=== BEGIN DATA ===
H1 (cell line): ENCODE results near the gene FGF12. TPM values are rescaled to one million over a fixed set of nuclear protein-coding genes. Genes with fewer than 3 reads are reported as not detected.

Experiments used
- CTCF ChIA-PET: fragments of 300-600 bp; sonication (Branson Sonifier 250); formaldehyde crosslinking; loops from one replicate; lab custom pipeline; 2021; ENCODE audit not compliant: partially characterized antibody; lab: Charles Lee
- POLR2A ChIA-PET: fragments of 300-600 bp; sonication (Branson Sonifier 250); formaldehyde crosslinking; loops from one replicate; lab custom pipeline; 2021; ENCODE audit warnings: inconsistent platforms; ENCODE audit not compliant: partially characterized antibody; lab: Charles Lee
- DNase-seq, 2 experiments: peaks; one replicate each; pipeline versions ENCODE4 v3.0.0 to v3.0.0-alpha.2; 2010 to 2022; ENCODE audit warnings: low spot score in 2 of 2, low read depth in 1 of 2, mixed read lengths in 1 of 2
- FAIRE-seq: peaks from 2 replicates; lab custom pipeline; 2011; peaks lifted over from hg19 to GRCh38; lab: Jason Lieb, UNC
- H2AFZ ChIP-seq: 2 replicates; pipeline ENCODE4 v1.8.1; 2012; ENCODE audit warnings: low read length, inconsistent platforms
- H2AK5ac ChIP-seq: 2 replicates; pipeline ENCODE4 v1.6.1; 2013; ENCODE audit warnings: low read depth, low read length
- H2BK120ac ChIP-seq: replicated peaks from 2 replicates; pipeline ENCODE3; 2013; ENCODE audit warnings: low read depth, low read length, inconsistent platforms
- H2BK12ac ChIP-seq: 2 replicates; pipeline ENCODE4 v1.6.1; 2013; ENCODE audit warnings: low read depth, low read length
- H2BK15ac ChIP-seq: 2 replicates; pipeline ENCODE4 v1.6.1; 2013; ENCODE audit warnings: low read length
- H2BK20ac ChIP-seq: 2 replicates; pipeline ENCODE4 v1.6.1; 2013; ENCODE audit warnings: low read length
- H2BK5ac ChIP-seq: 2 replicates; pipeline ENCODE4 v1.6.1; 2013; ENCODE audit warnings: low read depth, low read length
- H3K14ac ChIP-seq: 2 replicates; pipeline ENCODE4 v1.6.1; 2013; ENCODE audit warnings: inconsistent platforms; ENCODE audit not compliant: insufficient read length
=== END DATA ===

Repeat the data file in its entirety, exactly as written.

H1 (cell line): ENCODE results near the gene FGF12. TPM values are rescaled to one million over a fixed set of nuclear protein-coding genes. Genes with fewer than 3 reads are reported as not detected.

Experiments used
- CTCF ChIA-PET: fragments of 300-600 bp; sonication (Branson Sonifier 250); formaldehyde crosslinking; loops from one replicate; lab custom pipeline; 2021; ENCODE audit not compliant: partially characterized antibody; lab: Charles Lee
- POLR2A ChIA-PET: fragments of 300-600 bp; sonication (Branson Sonifier 250); formaldehyde crosslinking; loops from one replicate; lab custom pipeline; 2021; ENCODE audit warnings: inconsistent platforms; ENCODE audit not compliant: partially characterized antibody; lab: Charles Lee
- DNase-seq, 2 experiments: peaks; one replicate each; pipeline versions ENCODE4 v3.0.0 to v3.0.0-alpha.2; 2010 to 2022; ENCODE audit warnings: low spot score in 2 of 2, low read depth in 1 of 2, mixed read lengths in 1 of 2
- FAIRE-seq: peaks from 2 replicates; lab custom pipeline; 2011; peaks lifted over from hg19 to GRCh38; lab: Jason Lieb, UNC
- H2AFZ ChIP-seq: 2 replicates; pipeline ENCODE4 v1.8.1; 2012; ENCODE audit warnings: low read length, inconsistent platforms
- H2AK5ac ChIP-seq: 2 replicates; pipeline ENCODE4 v1.6.1; 2013; ENCODE audit warnings: low read depth, low read length
- H2BK120ac ChIP-seq: replicated peaks from 2 replicates; pipeline ENCODE3; 2013; ENCODE audit warnings: low read depth, low read length, inconsistent platforms
- H2BK12ac ChIP-seq: 2 replicates; pipeline ENCODE4 v1.6.1; 2013; ENCODE audit warnings: low read depth, low read length
- H2BK15ac ChIP-seq: 2 replicates; pipeline ENCODE4 v1.6.1; 2013; ENCODE audit warnings: low read length
- H2BK20ac ChIP-seq: 2 replicates; pipeline ENCODE4 v1.6.1; 2013; ENCODE audit warnings: low read length
- H2BK5ac ChIP-seq: 2 replicates; pipeline ENCODE4 v1.6.1; 2013; ENCODE audit warnings: low read depth, low read length
- H3K14ac ChIP-seq: 2 replicates; pipeline ENCODE4 v1.6.1; 2013; ENCODE audit warnings: inconsistent platforms; ENCODE audit not compliant: insufficient read length